Matt Cullen came home this week, reeking of champagne. Glen Perkins came home from convalescence, smelling of liniment. Wild fans have to hope the former doesn’t imitate the latter. Minnesotans should worry that he might.
Both are Minnesota natives who chose to re-sign with their home-state team to finish their careers. That motivation often sounds quainter the day players sign than on the day they depart.
Bringing ’em back home or keeping them has been a frequent tactic in modern Minnesota sports, and it has worked spectacularly well on occasion. The risk is that the player wanted to return home more because of comfort than ambition.
‘‘At age 40, it’s time to let the kids plant some roots and settle down at home because, as you go through a long career, the kids give up a lot in order to allow you to play,’’ Cullen said. ‘‘At a certain point here, it becomes more important to be fair to them, too.’’
That sentiment makes him a responsible father, but the Wild isn’t looking for a Lady Byng winner. The team is desperately if not always logically pushing to win a Cup. Cullen should help, if this isn’t the year age turns him into a skating nostalgia act.
The Twins have historically valued homegrown players, and one of them delivered with stunning efficiency and pragmatism.
Jack Morris signed for one year, pitched the Twins to a title, then immediately left, mixing cheers and tears as effectively as an Irish wake.
In 1993, the Twins went to the ‘‘We Like it Here’’ card again. They allowed the shortstop from their two title teams, Greg Gagne, to leave, and signed St. Paul native and future Hall of Famer Dave Winfield.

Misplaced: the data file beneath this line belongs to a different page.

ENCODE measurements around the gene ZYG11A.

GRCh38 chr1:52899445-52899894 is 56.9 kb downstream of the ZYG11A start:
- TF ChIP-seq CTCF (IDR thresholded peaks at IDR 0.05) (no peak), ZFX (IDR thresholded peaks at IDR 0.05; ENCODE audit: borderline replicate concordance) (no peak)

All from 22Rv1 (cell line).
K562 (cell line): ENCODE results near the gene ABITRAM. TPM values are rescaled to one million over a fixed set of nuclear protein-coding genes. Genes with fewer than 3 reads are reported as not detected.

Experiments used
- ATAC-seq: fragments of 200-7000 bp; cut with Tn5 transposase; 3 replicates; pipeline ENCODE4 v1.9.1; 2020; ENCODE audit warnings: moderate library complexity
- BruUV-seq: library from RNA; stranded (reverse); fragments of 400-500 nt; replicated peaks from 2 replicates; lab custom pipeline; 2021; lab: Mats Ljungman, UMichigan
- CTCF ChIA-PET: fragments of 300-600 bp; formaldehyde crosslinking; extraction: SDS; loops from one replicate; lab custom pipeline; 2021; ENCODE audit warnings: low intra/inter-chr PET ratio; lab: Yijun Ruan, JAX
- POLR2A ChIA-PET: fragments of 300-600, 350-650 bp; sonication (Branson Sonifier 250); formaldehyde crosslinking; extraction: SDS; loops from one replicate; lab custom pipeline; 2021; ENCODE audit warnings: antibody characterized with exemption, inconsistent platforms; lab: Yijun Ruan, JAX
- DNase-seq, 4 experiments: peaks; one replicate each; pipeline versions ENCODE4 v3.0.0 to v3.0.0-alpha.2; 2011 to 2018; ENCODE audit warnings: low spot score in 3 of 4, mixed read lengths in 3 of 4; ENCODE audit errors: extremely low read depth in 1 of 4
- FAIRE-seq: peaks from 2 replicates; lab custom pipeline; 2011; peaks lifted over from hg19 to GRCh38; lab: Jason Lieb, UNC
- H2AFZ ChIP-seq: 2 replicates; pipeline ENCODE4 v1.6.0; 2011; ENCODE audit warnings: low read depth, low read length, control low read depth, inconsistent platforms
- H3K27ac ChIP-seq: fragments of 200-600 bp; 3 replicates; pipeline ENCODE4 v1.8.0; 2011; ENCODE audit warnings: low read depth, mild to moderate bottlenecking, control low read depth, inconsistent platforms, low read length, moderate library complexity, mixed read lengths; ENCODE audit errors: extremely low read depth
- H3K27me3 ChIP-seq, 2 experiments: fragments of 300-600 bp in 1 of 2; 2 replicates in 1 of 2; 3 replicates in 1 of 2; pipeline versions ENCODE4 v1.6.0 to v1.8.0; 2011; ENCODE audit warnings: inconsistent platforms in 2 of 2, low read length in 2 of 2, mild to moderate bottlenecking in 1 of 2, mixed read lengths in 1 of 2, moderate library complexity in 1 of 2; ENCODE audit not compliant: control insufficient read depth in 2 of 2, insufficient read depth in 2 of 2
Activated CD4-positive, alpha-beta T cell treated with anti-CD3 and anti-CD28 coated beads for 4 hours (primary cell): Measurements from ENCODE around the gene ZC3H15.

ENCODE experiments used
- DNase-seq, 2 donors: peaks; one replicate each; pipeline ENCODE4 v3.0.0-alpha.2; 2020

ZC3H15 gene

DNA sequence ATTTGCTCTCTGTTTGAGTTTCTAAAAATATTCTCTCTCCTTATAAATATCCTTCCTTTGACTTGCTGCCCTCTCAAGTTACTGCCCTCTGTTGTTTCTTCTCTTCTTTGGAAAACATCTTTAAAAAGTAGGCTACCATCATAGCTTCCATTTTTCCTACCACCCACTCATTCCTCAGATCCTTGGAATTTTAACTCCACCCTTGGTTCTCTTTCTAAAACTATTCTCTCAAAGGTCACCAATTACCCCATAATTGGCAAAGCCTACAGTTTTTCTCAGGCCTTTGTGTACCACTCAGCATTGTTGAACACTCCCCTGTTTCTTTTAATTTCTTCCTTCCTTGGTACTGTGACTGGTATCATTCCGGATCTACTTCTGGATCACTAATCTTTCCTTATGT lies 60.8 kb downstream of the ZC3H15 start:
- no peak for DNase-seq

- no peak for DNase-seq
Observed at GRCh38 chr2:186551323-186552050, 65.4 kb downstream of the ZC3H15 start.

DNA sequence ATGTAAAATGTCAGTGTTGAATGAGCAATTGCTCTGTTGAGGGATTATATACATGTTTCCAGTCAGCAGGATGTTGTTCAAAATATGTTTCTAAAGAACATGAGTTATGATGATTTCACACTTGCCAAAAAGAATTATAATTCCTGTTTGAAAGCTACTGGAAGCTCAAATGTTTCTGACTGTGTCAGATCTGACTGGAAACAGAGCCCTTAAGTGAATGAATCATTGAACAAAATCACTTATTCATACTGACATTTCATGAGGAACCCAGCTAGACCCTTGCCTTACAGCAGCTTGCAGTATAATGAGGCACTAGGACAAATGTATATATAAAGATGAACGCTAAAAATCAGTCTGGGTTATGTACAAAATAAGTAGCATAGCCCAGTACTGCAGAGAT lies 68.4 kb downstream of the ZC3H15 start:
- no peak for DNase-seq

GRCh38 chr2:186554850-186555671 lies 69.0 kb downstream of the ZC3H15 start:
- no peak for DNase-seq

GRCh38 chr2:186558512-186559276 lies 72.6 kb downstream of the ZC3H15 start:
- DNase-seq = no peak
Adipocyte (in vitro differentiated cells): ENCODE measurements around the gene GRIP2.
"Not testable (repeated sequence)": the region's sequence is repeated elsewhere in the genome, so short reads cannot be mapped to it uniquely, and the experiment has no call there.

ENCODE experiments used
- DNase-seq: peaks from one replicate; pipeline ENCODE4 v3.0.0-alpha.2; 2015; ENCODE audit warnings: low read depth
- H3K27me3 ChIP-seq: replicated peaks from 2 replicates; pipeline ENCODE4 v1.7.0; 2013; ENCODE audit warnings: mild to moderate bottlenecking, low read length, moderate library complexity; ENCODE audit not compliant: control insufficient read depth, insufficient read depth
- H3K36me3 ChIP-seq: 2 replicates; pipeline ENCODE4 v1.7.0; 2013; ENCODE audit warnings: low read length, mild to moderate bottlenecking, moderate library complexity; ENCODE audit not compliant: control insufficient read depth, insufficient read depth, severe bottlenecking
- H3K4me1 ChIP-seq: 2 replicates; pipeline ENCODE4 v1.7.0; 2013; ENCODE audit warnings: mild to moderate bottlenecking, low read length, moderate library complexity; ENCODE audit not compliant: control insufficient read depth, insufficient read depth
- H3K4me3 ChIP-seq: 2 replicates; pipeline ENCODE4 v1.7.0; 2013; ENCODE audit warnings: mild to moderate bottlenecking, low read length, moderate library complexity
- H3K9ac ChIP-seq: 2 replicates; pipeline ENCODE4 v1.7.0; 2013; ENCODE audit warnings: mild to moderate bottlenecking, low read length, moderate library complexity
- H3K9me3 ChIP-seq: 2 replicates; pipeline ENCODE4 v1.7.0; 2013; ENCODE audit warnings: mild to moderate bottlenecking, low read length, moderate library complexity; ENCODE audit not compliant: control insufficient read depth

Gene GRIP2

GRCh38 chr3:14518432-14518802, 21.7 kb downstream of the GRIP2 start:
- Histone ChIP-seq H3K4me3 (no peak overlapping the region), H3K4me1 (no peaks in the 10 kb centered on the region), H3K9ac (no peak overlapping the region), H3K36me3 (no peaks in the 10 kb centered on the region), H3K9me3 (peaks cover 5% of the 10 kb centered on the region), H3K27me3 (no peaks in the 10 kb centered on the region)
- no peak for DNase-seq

That might not be the move that led to the Twins’ eight straight losing seasons, but it contributed. As for the notion that hometown heroes draw fans, when Winfield got his 3,000th hit in the Metrodome in 1994, the attendance was 14,654.
The Twins brought back St. Paul native Paul Molitor in 1996 and he hit .341 and reached 3,000 hits but didn’t play on a winner. They brought back Terry Steinbach in ’97 and he didn’t hit .341 or play for a winner.
The Twins signed St. Paul native Joe Mauer to an eight-year, $184 million contract after he won the AL MVP award in 2009. Had he grown up in Cleveland they might not have met his price.
After signing a reasonable deal with the Twins so he could stay in Minnesota and retire a Twin, Perkins showed up out of shape in 2016, pitched two innings in April, then didn’t pitch again in the big leagues until Thursday. His contract was no longer ‘‘team-friendly’’ once he went on the disabled list.
Zach Parise wanted to play at home, signed a 13-year deal that was bound to become a problem, and then began regressing four years into it. Cretin-Derham Hall alum Michael Floyd signed what might have been a last-chance contract with the Vikings, then was suspended for four games before taking a snap.
For most pro sports teams, bringing a player home is a matter of letting familiarity act as a tiebreaker. No one signs an athlete because of ZIP codes, but locality may grease the wheels for a deal. Signing a 40-year-old player anticipating retirement is a hard sell, unless his name is Matt Cullen and he loves Minnesota.
The Lynx might have been guilty of a classic management mistake. They traded for Lindsay Whalen in part because she could draw fans, a gambit that has failed the Twins a few times. The Lynx were lucky that she helped transform the franchise from perennial afterthought to perennial champion.
Signing a hometown hero can lead to buyer’s remorse or statewide celebrations. The lesson taught by Mauer, Parise and Perkins is that if you’re going to sign a local athlete, keep the contract as short as possible.
Jim Souhan’s podcast can be heard at MalePatternPodcasts.com. On Twitter: @SouhanStrib E-mail: firstname.lastname@example.org